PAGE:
Oxidative deamination

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Oxidative deamination is a form of deamination that generates oxoacids in the liver. This takes place in liver and kidney. The purpose of oxidative deamination is to provide NH3 for urea synthesis and alpha-keto acids for a variety of reactions, including energy generation.

The presence of nitrous acid can cause transition mutations, by converting cytosine to uracil. Oxidative deamination occurs primarily in the liver and kidneys.[1][2]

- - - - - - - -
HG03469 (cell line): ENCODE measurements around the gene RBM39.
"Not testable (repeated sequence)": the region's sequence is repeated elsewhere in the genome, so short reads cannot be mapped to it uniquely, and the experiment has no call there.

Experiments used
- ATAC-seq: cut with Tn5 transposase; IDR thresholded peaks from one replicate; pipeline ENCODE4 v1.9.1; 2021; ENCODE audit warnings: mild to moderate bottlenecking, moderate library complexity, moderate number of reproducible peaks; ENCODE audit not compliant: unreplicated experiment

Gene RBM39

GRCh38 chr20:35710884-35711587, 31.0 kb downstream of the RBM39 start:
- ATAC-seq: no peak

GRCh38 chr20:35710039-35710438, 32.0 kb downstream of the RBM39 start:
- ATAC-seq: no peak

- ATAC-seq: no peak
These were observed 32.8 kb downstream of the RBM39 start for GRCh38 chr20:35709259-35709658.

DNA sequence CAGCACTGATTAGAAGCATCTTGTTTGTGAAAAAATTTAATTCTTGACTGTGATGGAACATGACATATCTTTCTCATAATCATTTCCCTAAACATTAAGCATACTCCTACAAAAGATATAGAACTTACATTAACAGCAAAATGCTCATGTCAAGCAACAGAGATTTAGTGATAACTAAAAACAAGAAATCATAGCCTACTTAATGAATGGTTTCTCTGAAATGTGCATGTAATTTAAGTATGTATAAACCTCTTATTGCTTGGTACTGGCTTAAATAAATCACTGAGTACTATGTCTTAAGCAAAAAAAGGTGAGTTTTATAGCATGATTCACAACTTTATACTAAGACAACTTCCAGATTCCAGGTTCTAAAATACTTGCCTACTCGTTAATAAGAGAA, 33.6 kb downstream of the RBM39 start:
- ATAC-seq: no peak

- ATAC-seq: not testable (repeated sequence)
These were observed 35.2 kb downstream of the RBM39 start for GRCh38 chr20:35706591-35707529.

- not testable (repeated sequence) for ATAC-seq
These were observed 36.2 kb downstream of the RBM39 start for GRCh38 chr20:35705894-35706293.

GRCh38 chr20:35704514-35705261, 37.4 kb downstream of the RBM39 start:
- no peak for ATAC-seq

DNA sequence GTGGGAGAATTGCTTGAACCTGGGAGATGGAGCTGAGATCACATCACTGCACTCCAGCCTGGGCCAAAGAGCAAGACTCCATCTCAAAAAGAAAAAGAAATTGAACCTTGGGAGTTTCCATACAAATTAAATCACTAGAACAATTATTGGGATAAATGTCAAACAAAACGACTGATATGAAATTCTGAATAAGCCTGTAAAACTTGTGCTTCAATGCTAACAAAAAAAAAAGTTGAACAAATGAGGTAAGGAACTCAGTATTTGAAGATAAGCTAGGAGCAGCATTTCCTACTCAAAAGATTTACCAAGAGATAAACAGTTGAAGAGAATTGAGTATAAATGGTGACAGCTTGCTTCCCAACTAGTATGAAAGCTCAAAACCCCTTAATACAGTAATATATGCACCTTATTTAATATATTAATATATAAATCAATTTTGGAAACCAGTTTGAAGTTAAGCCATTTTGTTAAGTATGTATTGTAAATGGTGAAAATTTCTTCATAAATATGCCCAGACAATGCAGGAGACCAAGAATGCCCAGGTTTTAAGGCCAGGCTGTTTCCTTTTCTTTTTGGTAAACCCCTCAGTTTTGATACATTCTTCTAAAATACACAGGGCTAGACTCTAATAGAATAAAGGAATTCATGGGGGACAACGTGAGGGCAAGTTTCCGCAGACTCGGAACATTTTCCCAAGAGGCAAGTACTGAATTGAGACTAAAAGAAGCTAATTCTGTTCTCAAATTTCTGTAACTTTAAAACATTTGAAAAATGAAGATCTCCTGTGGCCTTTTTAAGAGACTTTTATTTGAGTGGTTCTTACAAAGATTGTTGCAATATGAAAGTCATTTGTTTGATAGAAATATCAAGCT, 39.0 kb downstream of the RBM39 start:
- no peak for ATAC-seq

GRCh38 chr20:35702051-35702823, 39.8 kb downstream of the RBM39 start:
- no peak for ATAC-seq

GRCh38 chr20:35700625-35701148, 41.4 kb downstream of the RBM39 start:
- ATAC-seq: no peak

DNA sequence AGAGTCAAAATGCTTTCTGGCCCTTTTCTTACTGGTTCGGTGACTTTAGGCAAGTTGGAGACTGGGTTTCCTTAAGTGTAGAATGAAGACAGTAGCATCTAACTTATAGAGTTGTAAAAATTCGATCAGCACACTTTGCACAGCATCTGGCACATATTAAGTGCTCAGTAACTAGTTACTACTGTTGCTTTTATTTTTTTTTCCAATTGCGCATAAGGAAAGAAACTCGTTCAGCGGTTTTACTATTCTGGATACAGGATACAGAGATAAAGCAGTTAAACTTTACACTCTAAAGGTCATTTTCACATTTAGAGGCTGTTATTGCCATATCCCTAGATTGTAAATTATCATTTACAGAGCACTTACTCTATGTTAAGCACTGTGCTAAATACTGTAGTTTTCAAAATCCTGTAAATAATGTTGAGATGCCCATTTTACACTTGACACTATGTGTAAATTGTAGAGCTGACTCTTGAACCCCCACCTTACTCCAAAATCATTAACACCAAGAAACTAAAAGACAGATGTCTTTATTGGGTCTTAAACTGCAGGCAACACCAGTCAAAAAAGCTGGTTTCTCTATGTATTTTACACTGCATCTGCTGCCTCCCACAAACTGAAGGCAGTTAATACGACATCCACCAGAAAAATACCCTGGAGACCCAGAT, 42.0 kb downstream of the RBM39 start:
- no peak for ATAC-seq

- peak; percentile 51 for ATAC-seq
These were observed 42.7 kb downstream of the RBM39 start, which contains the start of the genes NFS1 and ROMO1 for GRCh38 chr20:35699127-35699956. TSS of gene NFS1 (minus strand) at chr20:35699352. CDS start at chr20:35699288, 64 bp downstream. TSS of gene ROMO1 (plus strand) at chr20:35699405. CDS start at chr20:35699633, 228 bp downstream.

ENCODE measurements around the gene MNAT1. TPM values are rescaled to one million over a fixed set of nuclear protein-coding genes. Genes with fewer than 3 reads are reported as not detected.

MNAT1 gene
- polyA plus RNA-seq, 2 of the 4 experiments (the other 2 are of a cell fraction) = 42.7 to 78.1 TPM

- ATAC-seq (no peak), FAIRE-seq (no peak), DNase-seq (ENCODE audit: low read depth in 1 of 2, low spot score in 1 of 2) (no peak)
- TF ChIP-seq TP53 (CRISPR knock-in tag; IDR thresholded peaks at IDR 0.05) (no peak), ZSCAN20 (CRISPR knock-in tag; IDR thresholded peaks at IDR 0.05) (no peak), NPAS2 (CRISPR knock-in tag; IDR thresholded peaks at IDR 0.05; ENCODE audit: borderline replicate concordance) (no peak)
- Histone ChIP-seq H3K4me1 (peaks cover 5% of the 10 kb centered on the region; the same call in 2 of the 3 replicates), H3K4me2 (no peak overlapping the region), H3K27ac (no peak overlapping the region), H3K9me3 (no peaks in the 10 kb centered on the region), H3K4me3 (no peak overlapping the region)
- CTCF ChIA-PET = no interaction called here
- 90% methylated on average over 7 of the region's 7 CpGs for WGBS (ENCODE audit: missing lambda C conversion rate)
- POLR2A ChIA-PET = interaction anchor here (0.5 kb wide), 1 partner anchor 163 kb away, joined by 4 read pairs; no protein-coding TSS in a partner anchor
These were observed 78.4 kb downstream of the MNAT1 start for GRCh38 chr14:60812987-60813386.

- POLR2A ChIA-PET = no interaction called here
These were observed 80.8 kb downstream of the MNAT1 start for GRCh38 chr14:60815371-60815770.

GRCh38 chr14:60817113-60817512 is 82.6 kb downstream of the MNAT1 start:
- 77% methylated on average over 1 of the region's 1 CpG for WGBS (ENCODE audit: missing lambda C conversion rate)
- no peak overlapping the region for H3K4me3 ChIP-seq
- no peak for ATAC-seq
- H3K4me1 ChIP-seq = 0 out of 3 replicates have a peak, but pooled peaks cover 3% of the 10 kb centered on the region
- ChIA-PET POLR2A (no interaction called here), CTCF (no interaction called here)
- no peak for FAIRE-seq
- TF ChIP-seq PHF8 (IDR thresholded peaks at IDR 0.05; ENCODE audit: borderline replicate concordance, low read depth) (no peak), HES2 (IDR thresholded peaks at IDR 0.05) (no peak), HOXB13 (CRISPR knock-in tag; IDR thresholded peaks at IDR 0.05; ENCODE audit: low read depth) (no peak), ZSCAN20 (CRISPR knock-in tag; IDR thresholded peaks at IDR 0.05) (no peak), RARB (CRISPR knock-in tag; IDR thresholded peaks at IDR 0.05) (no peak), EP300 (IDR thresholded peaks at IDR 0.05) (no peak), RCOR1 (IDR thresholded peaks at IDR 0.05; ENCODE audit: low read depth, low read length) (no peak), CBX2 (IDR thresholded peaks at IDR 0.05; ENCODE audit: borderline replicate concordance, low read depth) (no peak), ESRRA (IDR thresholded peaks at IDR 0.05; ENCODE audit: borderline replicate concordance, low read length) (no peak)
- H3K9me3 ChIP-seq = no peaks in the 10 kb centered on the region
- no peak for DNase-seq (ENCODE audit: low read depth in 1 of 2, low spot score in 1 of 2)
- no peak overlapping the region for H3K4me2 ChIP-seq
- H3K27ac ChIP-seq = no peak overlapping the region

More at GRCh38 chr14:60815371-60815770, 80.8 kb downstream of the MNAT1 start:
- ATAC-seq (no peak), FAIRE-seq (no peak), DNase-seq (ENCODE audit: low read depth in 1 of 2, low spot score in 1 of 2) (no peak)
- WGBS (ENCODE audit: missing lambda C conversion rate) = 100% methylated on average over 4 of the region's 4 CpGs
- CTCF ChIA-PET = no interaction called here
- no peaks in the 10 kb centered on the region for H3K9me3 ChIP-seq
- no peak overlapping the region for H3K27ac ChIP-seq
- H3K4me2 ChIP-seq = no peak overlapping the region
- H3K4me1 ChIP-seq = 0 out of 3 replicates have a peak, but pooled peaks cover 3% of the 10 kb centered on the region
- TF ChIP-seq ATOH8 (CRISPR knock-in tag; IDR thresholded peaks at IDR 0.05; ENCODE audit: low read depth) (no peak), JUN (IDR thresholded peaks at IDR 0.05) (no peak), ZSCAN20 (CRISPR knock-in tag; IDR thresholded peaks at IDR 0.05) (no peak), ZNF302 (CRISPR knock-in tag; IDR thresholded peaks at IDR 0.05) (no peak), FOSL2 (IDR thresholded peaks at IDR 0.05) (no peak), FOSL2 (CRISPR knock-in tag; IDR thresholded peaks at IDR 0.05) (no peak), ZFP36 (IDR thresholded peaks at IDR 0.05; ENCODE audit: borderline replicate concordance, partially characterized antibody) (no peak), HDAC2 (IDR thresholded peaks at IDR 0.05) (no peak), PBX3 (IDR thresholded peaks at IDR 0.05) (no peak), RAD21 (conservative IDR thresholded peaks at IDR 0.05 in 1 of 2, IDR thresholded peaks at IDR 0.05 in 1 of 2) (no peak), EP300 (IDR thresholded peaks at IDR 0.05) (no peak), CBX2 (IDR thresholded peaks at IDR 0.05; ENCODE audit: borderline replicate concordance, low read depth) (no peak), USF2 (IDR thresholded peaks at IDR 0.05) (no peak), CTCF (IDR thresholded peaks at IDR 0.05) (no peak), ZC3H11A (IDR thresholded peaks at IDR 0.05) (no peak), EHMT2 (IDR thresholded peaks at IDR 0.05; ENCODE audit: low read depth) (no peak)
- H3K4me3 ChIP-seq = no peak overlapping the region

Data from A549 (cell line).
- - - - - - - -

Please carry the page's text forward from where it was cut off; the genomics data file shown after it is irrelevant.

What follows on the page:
In urea cycle[edit]

Glutamate is the only amino acid that undergoes rapid oxidative deamination by using glutamate dehydrogenase, which uses NAD or NADP as a coenzyme. This process leads to two distinct toxic compounds:

See also[edit]

References[edit]

  1. ^ Mutations & Mutagenesis
  2. ^ Molecules and cancer

External links[edit]